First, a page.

Say it clear

If you know what they want, and you’re geared up to provide it, make sure you communicate those facts in the most explicit and attractive terms possible.

It’s not enough to say “Do this!” — make sure you’re CTA is saying “Do this because…” and give them a good reason to click.

“Buy now” invites the question “but why?” — but “buy now and save 50%” adds an incentive. It doesn’t have to be a cost-saving — a USP (unique selling point) works well here too. Be guided by your research when choosing what to offer up as a carrot.

Risk-free, hassle-free clicking!

It might take a bit of effort to define what your audience wants, but you can be sure that they don’t want extra risk or hassle.

Presenting your “free trial” as a “no risk-free trial” immediately shifts the response from “why would I want that?” to “I might as well get that!”.

Also, avoid presenting them with anything that looks like a chore. The promise of a good outcome is more likely to attract a click than highlighting the hoops they have to jump through.

So if you want subscriptions or competition entries, for example, avoid a CTA that focuses on: “Fill in our form” or “Enter your details”

Instead, go for positive language like: “get started” “grab exclusive offers” or “win”.

Takeaway: Add an incentive to your call to action with a clear promise to solve a problem or improve a situation without effort or obligation.

 

Tip 3: Be realistic about what you can achieve

When we ask customers to take action, we need to have an appropriate expectation about what we can ask them to do. Aim too high, or get too pushy and we could scare them off.

What status are the leads you’re targeting?

The customers we reach through PPC ads, are often likely to be strangers. There’s a strong chance they haven’t interacted with our business before. They may have been targeted through their interests and behaviours online, but it’s possible they’ve never heard of our brand. These are customers at the very top of our sales funnel, so our CTA needs to be clear about what we do and how we can help without trying to whisk them straight to checkout. Customers viewing a landing page however have already taken an important step by navigating to your site. These customers are further down the sales funnel so you can potentially expect greater buy-in from them.

Subscribers that are reading your campaign email are yet more invested in your brand as they’ve had to opt-in to receive them. Plus you can leverage all kinds of information about them such as sales history in order to target them with the right messages. You’ll find you can serve these subscribers with more ambitious CTAs with a reasonable expectation of success.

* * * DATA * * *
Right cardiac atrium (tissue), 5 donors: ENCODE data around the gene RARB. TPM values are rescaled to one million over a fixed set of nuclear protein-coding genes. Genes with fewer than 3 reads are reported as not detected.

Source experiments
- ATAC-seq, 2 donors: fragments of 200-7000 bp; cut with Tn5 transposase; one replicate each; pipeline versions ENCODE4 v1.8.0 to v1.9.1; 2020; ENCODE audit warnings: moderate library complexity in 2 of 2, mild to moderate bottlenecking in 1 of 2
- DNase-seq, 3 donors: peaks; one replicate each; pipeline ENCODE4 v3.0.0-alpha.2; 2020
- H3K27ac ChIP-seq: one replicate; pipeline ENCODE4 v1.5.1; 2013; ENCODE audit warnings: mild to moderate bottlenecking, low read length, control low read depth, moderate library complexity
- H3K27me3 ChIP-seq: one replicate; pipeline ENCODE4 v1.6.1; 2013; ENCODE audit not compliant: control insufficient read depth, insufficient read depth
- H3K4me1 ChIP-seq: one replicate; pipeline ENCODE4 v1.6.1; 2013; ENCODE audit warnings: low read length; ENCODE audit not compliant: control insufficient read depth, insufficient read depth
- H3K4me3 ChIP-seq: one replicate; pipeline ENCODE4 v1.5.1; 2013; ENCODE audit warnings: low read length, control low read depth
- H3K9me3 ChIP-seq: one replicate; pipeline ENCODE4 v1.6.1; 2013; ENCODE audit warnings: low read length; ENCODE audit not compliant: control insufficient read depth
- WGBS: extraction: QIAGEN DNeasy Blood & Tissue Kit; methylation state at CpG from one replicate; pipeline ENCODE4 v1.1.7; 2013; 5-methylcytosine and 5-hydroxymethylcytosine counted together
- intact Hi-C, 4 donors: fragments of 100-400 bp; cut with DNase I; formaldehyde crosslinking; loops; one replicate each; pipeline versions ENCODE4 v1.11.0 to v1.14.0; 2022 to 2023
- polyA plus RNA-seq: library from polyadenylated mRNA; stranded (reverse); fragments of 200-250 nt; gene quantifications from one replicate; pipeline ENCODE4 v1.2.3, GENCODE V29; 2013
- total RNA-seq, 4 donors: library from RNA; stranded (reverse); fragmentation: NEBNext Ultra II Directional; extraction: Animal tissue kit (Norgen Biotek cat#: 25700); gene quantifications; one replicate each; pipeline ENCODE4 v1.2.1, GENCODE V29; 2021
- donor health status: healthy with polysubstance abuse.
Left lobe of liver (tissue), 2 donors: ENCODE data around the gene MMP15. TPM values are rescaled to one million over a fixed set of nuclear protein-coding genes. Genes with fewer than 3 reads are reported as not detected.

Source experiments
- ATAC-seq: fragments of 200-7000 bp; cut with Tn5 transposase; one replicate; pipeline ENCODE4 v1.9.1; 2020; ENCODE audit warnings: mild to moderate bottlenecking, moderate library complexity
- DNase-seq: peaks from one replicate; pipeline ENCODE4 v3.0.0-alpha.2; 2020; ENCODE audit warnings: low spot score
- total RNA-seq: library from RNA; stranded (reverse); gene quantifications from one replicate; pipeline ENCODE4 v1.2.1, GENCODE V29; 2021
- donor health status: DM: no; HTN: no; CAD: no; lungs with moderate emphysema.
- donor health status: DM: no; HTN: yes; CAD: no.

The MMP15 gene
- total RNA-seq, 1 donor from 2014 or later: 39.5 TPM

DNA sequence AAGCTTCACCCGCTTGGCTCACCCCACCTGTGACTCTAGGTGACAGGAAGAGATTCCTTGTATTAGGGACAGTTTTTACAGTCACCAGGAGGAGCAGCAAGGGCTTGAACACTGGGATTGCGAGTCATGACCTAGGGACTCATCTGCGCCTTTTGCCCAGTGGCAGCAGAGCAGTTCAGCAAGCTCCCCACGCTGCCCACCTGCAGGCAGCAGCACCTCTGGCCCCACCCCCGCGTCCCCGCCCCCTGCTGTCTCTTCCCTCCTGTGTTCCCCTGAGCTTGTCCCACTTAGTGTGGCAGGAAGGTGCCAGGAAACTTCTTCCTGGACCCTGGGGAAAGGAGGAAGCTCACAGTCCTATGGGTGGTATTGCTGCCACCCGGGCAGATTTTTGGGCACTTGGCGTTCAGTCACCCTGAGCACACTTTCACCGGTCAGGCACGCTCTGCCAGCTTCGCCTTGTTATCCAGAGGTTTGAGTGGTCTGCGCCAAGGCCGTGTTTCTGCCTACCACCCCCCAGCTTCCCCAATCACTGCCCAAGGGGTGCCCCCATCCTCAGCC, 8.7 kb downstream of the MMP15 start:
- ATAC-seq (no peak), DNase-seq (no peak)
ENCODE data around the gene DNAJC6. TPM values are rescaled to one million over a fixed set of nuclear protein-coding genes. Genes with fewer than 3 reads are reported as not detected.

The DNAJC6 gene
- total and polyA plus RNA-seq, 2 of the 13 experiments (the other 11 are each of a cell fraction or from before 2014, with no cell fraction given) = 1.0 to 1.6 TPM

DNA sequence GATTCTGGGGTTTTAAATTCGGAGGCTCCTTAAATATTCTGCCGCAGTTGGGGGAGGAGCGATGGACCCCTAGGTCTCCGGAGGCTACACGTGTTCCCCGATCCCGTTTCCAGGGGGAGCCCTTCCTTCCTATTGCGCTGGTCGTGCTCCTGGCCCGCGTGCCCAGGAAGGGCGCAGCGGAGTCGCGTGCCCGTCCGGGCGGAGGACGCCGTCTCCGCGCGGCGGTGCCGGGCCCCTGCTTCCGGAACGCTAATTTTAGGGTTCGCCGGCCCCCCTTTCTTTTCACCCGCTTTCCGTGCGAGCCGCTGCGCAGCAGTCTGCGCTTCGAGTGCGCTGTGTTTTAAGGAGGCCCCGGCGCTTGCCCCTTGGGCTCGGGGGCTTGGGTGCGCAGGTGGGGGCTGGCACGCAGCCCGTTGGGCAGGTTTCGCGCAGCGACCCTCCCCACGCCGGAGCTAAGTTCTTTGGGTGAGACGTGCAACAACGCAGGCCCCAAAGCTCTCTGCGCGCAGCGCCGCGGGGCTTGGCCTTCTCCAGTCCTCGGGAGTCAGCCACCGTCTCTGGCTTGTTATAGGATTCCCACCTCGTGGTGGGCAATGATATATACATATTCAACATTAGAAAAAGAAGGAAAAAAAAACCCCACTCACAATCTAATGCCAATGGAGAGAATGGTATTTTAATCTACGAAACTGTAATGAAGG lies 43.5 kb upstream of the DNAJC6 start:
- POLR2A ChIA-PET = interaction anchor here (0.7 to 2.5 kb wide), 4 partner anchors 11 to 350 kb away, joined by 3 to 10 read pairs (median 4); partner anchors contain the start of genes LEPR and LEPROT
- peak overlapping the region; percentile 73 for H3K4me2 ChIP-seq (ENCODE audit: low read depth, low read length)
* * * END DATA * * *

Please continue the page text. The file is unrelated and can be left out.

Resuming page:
Are they ready to “buy now”?

A CTA like “Buy Now!” is often too blunt and pushy, so it’s only really worth a punt if the audience is on-side and your deal is a no brainer.

On rare occasions, we might score a home run right off the bat by asking them to purchase a product there and then. If it’s a low value, impulse-buy product your CTA can go straight in for the kill with some level of success.

Likewise, if you’re just asking them to enter a free prize draw, you can probably come straight out and ask. However, if you want them to transfer their pension into your fund, maybe not. For a high-value, high-stakes product you’ll need to tread more gently.

Instead, you could offer a free consultation, a pdf guide to pension-planning or invite them to use a free retirement income calculator. Something that gets them in at the top of the sales funnel, gathers data, identifies leads, and establishes you as an authority in your industry.

For B2B customers, your lead might be an office manager who has been asked to gather a handful of quotes. So if you supply a service to businesses, construct a CTA that promises an “easy instant quote!”

An offer they can’t “refuse”!

This landing page from Betterwaste.co.uk offers a free quote, which is handy for customers.  The stroke of genius, however, is the way it launches visitors straight into the questionnaire. How can they refuse! The simple CTA advances prospects onto question two.

Great ways of inspiring customers to take their first step into the sales funnel can include free guides, white papers, free trials, free samples, or apps and calculators that help people see the benefit of your services.